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Five convictions show prostitution law a sham

Thursday, 5 May 2005

Baldock: Five convictions show prostitution law a sham

There have been just five convictions under the Prostitution Reform Act since it was enacted in June 2003, United Future's Larry Baldock revealed today.

"Five convictions in two years. Clearly this law is meaningless and not being policed at all - and that paltry figure is the proof," Mr Baldock said in revealing detail of a Justice Ministry response to his parliamentary questions. "With the Prostitution Law Reform Committee's recently released report indicating at least 200 under-age young people involved in prostitution and 20% of those involved in street soliciting being under-aged, five convictions is simply not enough.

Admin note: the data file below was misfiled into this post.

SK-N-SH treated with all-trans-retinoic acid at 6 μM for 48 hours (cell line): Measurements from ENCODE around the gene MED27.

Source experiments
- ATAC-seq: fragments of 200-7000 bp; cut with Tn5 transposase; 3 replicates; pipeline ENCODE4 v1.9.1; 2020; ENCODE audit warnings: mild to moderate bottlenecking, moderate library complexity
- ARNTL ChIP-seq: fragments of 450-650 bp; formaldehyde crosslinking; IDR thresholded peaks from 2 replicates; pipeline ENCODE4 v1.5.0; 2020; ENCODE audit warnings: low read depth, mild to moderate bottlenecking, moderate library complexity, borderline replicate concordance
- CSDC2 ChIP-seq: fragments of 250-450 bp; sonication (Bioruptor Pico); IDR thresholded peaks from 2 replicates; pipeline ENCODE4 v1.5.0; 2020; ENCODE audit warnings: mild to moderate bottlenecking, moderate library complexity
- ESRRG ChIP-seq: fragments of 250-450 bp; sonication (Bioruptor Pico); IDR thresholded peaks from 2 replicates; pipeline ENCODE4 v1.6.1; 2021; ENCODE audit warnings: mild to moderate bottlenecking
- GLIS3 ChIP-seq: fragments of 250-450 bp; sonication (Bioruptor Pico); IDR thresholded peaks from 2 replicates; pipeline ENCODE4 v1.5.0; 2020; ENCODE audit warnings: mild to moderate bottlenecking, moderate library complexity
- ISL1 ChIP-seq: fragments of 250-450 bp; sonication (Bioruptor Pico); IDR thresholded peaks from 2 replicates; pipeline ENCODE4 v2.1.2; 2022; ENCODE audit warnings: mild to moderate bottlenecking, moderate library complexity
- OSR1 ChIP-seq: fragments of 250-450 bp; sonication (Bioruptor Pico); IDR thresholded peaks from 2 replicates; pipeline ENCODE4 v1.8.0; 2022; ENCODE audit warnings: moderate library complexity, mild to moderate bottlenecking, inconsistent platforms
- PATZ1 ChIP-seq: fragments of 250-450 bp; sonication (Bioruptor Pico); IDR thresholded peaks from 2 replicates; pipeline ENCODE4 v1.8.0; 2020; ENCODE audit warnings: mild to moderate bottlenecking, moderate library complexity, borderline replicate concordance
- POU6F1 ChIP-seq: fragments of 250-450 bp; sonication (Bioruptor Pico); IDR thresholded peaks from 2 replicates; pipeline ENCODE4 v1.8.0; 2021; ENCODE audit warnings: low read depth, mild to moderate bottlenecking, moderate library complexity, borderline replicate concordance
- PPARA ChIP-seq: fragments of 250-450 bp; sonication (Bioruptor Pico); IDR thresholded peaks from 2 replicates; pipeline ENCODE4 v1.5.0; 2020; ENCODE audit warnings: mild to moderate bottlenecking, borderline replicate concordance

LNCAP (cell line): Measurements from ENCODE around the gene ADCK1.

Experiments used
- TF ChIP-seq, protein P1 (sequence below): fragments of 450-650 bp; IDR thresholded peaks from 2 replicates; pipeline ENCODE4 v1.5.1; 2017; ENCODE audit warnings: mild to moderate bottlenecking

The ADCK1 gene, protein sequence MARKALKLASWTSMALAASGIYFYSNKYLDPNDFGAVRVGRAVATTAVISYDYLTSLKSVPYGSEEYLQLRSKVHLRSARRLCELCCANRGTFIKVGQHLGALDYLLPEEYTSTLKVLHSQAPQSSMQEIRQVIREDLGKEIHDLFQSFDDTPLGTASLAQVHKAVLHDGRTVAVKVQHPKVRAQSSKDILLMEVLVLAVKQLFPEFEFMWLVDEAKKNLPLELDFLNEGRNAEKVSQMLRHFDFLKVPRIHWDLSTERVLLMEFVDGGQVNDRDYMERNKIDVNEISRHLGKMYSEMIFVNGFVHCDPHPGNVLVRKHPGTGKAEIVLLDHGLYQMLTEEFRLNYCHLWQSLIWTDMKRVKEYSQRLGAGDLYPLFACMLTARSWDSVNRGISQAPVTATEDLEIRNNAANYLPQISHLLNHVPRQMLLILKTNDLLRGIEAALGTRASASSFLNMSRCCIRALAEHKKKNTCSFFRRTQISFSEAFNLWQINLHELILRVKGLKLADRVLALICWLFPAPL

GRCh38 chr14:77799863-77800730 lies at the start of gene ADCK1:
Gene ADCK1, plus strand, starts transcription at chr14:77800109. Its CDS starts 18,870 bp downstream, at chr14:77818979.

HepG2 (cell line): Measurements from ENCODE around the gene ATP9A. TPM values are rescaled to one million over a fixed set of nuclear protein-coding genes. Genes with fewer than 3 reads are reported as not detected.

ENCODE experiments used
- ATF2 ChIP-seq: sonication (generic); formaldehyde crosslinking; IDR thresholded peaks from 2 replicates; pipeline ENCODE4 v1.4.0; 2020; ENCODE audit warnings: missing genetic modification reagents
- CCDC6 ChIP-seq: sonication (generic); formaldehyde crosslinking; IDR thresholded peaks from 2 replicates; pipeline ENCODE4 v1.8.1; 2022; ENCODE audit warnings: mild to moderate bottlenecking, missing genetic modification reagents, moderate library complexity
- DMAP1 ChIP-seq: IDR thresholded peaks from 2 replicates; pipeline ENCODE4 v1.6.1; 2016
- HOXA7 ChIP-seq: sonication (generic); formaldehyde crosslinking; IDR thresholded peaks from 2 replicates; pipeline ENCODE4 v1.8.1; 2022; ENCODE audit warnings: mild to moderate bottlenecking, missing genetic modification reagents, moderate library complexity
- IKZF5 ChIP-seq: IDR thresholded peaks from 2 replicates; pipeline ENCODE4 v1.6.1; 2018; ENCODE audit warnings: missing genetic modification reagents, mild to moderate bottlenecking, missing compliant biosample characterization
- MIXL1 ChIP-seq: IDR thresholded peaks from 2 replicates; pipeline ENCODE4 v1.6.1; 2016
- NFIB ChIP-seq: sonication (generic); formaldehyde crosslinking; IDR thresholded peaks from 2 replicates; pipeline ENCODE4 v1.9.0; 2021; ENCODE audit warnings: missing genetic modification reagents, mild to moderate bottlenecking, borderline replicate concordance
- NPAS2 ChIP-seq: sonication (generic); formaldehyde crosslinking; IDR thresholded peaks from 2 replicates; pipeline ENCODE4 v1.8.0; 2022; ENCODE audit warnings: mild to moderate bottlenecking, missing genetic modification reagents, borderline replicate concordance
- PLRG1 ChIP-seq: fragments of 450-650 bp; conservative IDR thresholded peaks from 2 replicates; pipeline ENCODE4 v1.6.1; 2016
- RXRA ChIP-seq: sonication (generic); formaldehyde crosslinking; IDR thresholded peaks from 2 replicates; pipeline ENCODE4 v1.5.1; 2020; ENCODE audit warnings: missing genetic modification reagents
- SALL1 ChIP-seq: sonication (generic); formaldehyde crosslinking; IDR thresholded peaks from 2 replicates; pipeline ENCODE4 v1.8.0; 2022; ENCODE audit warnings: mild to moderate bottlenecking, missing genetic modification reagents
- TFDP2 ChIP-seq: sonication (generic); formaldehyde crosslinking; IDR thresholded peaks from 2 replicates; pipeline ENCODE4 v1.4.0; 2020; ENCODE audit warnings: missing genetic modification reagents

"It shows the police have no resources and virtually no interest any longer in monitoring and apprehending those who are engaging child prostitutes.

"Frankly, It's all a sham. All the hot-air during the debate on the passing of the Act that this was going to toughen up the sentences for purchasing sex from a minor or employing minors in the sex industry has simply not happened," he said.

"Street soliciting should never have been decriminalised. It is the most unsafe of all forms of prostitution. It should be an offence to attempt to purchase sex in a public place and it should be an offence to solicit customers in public.

"The proponents of the Act would not even give the police the power to require proof of age from a prostitute, so how on earth are they meant to carry out their responsibilities?"

Mr Baldock said the Government must now admit the damage the legislation has done and undertake an urgent review of the Act and its consequences sooner than the prescribed date of 2008.

"Waiting that long will mean only more lives damaged in the meantime."


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